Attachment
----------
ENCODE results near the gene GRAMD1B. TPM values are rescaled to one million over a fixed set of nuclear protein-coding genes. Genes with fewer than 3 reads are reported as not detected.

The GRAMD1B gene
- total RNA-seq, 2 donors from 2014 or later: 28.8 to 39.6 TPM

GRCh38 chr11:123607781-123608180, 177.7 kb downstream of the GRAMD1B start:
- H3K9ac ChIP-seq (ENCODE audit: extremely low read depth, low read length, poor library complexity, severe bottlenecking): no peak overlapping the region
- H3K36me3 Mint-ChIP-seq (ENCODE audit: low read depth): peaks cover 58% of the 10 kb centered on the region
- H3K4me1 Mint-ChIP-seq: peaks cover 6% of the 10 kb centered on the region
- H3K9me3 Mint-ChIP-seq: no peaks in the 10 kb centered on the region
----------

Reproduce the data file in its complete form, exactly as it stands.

ENCODE results near the gene GRAMD1B. TPM values are rescaled to one million over a fixed set of nuclear protein-coding genes. Genes with fewer than 3 reads are reported as not detected.

The GRAMD1B gene
- total RNA-seq, 2 donors from 2014 or later: 28.8 to 39.6 TPM

GRCh38 chr11:123607781-123608180, 177.7 kb downstream of the GRAMD1B start:
- H3K9ac ChIP-seq (ENCODE audit: extremely low read depth, low read length, poor library complexity, severe bottlenecking): no peak overlapping the region
- H3K36me3 Mint-ChIP-seq (ENCODE audit: low read depth): peaks cover 58% of the 10 kb centered on the region
- H3K4me1 Mint-ChIP-seq: peaks cover 6% of the 10 kb centered on the region
- H3K9me3 Mint-ChIP-seq: no peaks in the 10 kb centered on the region